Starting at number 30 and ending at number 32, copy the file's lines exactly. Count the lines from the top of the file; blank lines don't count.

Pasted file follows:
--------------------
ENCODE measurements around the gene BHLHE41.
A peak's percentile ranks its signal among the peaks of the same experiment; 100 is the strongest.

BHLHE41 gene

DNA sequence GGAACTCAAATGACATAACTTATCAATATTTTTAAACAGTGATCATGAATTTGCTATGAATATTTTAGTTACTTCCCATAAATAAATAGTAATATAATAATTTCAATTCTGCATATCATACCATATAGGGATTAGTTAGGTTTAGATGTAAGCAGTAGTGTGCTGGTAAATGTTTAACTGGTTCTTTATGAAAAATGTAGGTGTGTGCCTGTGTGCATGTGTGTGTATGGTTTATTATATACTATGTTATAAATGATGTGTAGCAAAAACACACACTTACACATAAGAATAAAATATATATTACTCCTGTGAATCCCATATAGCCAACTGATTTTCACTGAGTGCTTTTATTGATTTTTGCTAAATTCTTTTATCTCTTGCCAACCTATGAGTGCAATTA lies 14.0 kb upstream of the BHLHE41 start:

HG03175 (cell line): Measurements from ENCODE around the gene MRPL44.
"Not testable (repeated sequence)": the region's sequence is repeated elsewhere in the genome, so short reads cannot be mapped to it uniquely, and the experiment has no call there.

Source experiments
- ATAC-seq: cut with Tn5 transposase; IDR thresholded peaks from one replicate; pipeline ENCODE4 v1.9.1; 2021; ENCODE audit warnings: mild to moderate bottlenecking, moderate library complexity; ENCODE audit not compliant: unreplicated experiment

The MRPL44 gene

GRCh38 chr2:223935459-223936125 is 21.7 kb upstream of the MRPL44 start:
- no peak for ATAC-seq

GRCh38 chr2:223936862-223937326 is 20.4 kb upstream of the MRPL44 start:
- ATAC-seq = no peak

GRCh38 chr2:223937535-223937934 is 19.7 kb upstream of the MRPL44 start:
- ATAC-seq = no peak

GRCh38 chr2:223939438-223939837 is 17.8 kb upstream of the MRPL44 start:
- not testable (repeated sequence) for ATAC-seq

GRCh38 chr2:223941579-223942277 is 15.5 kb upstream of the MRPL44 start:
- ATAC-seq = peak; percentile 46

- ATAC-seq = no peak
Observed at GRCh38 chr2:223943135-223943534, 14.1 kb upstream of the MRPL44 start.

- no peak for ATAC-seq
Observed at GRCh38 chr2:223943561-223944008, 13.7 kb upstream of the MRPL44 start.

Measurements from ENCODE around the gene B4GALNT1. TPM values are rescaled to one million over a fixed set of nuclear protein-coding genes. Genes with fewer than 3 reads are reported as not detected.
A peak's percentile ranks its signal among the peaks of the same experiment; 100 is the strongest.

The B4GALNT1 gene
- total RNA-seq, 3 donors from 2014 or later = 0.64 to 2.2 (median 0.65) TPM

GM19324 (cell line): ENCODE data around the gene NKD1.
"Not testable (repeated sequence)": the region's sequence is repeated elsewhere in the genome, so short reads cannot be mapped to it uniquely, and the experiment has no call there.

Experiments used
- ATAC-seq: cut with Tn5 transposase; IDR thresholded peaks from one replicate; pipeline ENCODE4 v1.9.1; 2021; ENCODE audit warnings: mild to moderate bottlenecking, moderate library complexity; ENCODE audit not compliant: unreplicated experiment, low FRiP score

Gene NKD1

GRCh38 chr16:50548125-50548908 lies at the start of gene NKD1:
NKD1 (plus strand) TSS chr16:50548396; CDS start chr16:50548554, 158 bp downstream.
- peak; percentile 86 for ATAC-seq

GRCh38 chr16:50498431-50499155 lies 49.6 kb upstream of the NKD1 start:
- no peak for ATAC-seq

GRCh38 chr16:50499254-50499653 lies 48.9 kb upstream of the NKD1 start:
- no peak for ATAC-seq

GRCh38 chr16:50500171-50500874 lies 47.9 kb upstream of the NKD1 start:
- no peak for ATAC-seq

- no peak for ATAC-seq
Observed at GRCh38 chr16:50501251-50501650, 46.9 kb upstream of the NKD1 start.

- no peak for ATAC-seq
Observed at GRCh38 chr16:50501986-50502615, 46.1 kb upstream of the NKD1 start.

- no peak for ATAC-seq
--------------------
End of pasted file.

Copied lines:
Experiments used
- ATAC-seq: cut with Tn5 transposase; IDR thresholded peaks from one replicate; pipeline ENCODE4 v1.9.1; 2021; ENCODE audit warnings: mild to moderate bottlenecking, moderate library complexity; ENCODE audit not compliant: unreplicated experiment, low FRiP score

Gene NKD1